The wonderful part of a first-world country is the opportunity to work hard,  provide value, and get paid what you’re worth. This is the exact opposite of deserving anything.  It’s simply the blessed structure to have a life based on a set of laws and rules that encourage people to create, build, and expand the potential of society.  The only right we have is to take advantage of the system. Unfortunately, it’s not as easy for some as for others. Background, skin color, gender, etc. can make a real difference in how hard someone must work.  However, the good news is that it’s not impossible. And if you believe you are the exception, I’ll accept the challenge to find a person in your situation that found success. And if they can do it, doesn’t that take away all of our excuses?



What exactly is a living wage anyways?  Does it include cable TV and Starbucks? Where do we draw the line?   If everyone got a ‘living wage”, wouldn’t we all just be exactly where we are today?  Even though the tide has risen on wages, it would just adjust elsewhere. If everyone had a better baseline income, then resources would still be subject to supply and demand. Demand would go up (more people can “afford” goods), thereby driving prices up.  

In other words, the $10/hour we earn today, if we time travelled back 100 years, would have us living like kings and queens. It’s not that everyone was poorer, it’s just that the baseline income was lower.  Of course, this is an oversimplification of economics, but there is a point here. That point is how quickly we want more money without wanting to add more value. When we claim that we deserve a better wage, there’s often no mention of wanting to work harder, smarter, or create more value.  Just pay me better because I was born here here. It might make for great headlines, but the long-term economic reality is not valid.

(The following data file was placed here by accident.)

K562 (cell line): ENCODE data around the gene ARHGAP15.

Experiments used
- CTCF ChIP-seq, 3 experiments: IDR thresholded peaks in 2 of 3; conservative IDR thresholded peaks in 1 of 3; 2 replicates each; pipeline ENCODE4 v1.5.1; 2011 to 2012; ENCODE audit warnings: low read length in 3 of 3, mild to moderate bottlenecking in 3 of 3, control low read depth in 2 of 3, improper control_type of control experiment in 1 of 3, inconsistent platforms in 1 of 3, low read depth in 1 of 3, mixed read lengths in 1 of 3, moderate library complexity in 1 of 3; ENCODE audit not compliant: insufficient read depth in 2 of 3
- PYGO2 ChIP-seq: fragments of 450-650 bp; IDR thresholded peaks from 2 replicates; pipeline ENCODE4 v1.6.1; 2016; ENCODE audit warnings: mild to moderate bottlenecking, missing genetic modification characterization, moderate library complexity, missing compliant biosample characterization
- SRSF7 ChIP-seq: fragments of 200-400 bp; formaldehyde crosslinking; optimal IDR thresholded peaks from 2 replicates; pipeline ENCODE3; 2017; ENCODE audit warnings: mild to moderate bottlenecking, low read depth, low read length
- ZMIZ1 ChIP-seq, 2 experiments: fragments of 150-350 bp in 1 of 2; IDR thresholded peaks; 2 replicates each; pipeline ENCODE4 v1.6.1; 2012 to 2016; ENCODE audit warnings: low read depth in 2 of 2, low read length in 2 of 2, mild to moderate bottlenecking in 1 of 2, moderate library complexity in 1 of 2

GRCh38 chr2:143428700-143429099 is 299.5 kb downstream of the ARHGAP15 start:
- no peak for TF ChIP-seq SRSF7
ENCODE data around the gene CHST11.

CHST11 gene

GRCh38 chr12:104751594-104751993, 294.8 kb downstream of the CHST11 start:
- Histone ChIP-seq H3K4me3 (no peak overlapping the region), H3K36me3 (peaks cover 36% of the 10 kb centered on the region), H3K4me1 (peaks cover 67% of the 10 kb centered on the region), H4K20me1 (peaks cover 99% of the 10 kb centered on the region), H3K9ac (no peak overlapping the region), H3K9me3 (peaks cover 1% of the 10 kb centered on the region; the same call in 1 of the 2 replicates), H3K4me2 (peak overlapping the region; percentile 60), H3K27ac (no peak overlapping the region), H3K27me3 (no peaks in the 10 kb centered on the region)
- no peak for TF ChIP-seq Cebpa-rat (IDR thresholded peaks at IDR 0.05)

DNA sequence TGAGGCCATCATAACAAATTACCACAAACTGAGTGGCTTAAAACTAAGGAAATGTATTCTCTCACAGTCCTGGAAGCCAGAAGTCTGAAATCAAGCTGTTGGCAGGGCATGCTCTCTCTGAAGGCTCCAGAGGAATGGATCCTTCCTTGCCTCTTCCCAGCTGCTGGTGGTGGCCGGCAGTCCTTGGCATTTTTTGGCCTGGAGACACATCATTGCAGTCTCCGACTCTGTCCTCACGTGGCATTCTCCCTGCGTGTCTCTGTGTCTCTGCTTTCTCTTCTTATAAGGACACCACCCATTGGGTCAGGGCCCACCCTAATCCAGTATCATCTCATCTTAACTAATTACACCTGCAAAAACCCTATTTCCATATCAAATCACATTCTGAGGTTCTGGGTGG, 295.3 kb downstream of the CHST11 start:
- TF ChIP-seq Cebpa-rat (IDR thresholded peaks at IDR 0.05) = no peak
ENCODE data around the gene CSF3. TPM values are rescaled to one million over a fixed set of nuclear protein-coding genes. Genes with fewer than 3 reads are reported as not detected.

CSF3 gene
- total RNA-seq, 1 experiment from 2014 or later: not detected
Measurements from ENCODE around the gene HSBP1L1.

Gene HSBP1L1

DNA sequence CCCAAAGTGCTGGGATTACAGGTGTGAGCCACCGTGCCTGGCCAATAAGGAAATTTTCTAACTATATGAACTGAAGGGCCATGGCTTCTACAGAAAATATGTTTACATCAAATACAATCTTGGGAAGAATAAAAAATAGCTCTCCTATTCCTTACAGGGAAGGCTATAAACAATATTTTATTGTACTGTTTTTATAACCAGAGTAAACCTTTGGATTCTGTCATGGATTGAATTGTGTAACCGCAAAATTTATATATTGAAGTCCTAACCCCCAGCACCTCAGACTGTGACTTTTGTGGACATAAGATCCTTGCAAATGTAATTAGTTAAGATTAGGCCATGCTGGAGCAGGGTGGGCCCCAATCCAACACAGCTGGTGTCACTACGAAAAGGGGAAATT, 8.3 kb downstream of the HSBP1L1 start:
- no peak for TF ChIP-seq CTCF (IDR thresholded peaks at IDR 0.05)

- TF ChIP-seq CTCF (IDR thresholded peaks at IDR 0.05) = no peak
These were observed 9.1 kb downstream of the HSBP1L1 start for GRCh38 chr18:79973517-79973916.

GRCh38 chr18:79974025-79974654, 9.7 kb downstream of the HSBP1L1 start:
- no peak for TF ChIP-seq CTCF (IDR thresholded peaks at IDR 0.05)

Now we come the deeper reason why we aren’t getting paid what we’re worth.  The reason we either don’t know or refuse to accept, but certainly worth discussing.  What if we always get paid what we feel we’re worth, for better or worse?  What if our self belief, or identity, about our value were like a thermostat in that wherever we choose to set the dial, we’ll always end up pretty close to that setting?  So if we believe we’re worth $10/hour, we will always end up in positions that pay very close to $10/hour. We may venture out into $15/hour, but unless we’ve raised our identity to believe we are worth it, we won’t keep it for long and will end up back near $10/hour.

Understanding how and why we have such beliefs is an entire book collection in itself, but in a nutshell, our beliefs create the world around us, and the world around us creates our belief.  Yes, it’s a cycle. If we’re not careful, it could be a downward, self-fulfilling prophecy of strife and struggle. In the beginning, it’s our world that creates our beliefs, most of which are borrowed and self-limiting.  We get infused with beliefs that either serve us or don’t serve us from parents, school, society, friends, etc. These then begin to manifest themselves in our reality, especially as we (hopefully) leave the shelter of our parent’s home, which in turn reinforce those beliefs.  Good or bad, there we go, our identity in tow.